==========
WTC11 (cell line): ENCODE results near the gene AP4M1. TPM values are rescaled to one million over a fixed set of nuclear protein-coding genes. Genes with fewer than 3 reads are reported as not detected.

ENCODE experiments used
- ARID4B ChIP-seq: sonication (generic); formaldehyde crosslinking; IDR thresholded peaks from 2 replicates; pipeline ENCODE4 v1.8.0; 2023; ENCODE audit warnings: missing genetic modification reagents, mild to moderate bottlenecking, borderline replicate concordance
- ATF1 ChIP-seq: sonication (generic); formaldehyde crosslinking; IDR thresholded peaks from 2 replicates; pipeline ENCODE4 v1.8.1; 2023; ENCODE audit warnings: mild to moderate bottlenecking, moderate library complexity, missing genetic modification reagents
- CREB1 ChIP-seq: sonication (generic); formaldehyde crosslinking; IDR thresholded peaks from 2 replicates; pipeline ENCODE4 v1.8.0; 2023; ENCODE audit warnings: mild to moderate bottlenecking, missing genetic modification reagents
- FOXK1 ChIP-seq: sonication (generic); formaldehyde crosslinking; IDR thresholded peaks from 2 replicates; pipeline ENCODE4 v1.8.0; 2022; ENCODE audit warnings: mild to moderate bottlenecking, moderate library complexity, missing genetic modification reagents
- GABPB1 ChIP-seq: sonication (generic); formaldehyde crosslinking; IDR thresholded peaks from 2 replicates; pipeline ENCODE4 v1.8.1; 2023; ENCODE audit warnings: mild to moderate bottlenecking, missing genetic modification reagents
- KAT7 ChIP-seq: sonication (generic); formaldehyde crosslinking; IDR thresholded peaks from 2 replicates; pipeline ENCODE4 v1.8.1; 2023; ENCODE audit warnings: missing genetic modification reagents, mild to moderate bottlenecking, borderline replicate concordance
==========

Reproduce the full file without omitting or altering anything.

WTC11 (cell line): ENCODE results near the gene AP4M1. TPM values are rescaled to one million over a fixed set of nuclear protein-coding genes. Genes with fewer than 3 reads are reported as not detected.

ENCODE experiments used
- ARID4B ChIP-seq: sonication (generic); formaldehyde crosslinking; IDR thresholded peaks from 2 replicates; pipeline ENCODE4 v1.8.0; 2023; ENCODE audit warnings: missing genetic modification reagents, mild to moderate bottlenecking, borderline replicate concordance
- ATF1 ChIP-seq: sonication (generic); formaldehyde crosslinking; IDR thresholded peaks from 2 replicates; pipeline ENCODE4 v1.8.1; 2023; ENCODE audit warnings: mild to moderate bottlenecking, moderate library complexity, missing genetic modification reagents
- CREB1 ChIP-seq: sonication (generic); formaldehyde crosslinking; IDR thresholded peaks from 2 replicates; pipeline ENCODE4 v1.8.0; 2023; ENCODE audit warnings: mild to moderate bottlenecking, missing genetic modification reagents
- FOXK1 ChIP-seq: sonication (generic); formaldehyde crosslinking; IDR thresholded peaks from 2 replicates; pipeline ENCODE4 v1.8.0; 2022; ENCODE audit warnings: mild to moderate bottlenecking, moderate library complexity, missing genetic modification reagents
- GABPB1 ChIP-seq: sonication (generic); formaldehyde crosslinking; IDR thresholded peaks from 2 replicates; pipeline ENCODE4 v1.8.1; 2023; ENCODE audit warnings: mild to moderate bottlenecking, missing genetic modification reagents
- KAT7 ChIP-seq: sonication (generic); formaldehyde crosslinking; IDR thresholded peaks from 2 replicates; pipeline ENCODE4 v1.8.1; 2023; ENCODE audit warnings: missing genetic modification reagents, mild to moderate bottlenecking, borderline replicate concordance